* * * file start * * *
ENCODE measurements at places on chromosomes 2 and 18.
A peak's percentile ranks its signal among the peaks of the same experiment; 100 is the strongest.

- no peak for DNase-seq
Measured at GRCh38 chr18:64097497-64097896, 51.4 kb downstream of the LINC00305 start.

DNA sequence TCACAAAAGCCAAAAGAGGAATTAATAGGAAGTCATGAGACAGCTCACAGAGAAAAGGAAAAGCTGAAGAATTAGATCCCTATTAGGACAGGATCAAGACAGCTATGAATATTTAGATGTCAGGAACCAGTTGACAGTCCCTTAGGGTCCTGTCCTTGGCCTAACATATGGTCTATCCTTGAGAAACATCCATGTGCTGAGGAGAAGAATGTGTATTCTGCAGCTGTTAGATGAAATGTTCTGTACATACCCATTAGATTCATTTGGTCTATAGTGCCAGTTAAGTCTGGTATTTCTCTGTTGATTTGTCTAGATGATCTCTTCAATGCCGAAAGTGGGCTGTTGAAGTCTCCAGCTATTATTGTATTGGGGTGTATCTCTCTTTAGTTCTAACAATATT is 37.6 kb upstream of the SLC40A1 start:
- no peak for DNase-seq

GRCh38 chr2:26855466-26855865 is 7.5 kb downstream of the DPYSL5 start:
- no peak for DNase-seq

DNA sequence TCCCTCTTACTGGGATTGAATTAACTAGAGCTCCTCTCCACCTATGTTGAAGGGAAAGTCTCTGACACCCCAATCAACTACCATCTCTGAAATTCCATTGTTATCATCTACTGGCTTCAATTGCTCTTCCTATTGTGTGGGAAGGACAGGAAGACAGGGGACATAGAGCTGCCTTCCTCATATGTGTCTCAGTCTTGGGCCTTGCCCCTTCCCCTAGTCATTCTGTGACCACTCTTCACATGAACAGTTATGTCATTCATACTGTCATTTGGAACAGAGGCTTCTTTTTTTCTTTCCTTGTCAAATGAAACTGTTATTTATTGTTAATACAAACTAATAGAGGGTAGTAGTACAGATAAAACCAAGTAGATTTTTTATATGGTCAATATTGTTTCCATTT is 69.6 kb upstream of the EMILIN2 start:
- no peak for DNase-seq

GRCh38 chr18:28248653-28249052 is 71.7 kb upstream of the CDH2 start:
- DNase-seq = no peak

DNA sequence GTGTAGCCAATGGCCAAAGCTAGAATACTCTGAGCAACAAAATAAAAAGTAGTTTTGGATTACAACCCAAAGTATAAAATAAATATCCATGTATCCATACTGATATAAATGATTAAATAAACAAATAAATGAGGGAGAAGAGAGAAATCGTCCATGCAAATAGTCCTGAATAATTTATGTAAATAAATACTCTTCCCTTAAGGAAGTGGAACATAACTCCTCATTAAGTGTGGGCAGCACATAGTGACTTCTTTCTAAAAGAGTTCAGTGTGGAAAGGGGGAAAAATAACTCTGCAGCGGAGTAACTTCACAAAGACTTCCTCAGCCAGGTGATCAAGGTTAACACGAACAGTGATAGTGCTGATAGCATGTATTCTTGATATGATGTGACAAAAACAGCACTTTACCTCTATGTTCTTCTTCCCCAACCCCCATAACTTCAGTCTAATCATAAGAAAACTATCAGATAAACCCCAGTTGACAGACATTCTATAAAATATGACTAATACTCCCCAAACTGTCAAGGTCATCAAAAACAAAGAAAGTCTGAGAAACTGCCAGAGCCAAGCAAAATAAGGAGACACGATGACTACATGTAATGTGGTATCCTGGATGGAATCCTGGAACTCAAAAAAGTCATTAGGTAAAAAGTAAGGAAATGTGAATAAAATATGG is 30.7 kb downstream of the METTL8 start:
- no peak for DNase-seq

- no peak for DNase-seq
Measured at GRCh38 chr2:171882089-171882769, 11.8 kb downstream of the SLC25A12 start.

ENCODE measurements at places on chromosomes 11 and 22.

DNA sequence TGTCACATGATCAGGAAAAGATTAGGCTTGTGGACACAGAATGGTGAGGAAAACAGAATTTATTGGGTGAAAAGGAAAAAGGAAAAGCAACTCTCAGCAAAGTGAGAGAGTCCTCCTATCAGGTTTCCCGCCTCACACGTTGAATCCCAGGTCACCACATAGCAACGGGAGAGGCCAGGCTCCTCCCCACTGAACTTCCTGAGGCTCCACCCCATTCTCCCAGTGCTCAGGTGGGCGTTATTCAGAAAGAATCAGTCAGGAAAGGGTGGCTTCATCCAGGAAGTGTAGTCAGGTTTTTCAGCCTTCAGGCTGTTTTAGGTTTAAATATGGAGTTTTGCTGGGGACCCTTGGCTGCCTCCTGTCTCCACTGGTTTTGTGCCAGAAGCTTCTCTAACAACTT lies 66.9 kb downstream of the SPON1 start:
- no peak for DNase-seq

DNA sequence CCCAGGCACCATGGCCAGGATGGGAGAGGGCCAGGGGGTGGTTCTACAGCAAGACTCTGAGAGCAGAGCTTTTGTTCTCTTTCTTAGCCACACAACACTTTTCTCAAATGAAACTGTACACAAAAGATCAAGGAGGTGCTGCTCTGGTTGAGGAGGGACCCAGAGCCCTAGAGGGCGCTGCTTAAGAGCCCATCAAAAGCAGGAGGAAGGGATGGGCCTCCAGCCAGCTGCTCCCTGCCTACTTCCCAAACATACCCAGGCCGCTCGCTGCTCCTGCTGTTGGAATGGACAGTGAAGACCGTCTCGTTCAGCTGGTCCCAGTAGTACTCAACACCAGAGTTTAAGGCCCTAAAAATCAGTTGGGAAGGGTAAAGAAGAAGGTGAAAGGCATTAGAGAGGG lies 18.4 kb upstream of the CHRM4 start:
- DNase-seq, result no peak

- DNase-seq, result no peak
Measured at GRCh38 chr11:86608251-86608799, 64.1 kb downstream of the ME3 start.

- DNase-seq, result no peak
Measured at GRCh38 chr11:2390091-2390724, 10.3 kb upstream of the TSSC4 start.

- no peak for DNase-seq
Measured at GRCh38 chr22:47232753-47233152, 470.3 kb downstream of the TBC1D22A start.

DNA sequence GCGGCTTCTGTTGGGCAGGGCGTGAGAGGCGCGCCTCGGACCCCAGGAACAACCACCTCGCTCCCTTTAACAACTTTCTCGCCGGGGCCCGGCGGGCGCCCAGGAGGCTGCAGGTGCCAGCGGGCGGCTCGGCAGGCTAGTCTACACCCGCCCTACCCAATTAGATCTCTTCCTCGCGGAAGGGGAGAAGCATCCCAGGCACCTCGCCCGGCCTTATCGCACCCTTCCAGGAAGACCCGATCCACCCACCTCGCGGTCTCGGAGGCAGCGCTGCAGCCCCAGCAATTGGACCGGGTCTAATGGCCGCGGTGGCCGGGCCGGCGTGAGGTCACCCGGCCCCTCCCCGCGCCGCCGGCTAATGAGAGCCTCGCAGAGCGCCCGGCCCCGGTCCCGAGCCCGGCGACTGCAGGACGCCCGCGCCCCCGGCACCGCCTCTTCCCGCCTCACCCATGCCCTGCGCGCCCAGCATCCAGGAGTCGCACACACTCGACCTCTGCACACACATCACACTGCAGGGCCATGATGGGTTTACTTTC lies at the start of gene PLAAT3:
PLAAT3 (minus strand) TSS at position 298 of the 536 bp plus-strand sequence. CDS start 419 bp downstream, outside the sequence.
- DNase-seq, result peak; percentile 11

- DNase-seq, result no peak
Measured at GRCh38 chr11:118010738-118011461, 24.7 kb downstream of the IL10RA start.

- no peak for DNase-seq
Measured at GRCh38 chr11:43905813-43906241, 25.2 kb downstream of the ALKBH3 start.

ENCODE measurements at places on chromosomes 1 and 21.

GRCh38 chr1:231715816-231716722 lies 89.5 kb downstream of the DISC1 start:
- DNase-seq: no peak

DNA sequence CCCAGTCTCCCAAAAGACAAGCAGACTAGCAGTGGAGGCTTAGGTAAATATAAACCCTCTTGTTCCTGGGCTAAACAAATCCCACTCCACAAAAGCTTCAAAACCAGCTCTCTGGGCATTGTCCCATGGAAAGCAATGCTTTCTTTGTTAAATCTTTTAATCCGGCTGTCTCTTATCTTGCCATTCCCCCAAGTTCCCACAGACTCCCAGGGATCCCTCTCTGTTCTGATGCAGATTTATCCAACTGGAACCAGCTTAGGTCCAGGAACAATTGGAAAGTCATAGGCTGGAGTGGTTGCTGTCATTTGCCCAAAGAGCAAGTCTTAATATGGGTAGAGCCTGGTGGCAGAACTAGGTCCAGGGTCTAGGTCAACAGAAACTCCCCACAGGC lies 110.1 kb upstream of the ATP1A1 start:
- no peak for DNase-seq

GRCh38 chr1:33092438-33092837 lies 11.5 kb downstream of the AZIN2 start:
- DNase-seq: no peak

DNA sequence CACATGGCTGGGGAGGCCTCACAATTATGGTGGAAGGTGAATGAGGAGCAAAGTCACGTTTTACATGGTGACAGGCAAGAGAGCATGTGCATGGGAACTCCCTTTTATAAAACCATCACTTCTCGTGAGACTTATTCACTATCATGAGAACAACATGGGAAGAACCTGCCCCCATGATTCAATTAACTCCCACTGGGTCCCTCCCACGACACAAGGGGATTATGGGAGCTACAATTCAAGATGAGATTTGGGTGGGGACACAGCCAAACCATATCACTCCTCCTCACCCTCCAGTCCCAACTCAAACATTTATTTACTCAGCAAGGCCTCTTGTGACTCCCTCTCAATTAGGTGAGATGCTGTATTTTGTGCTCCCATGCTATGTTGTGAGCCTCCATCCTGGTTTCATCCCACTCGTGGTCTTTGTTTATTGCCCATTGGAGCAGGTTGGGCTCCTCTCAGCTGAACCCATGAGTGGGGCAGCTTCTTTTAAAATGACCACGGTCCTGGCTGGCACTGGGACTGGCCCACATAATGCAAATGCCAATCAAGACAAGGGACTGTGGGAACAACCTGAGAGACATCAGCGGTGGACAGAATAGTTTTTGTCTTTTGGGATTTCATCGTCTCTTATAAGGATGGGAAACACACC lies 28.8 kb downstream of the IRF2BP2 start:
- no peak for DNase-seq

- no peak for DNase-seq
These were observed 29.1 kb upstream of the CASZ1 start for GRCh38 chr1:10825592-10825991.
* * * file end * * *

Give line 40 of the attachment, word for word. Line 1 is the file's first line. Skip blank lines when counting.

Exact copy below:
GRCh38 chr1:33092438-33092837 lies 11.5 kb downstream of the AZIN2 start: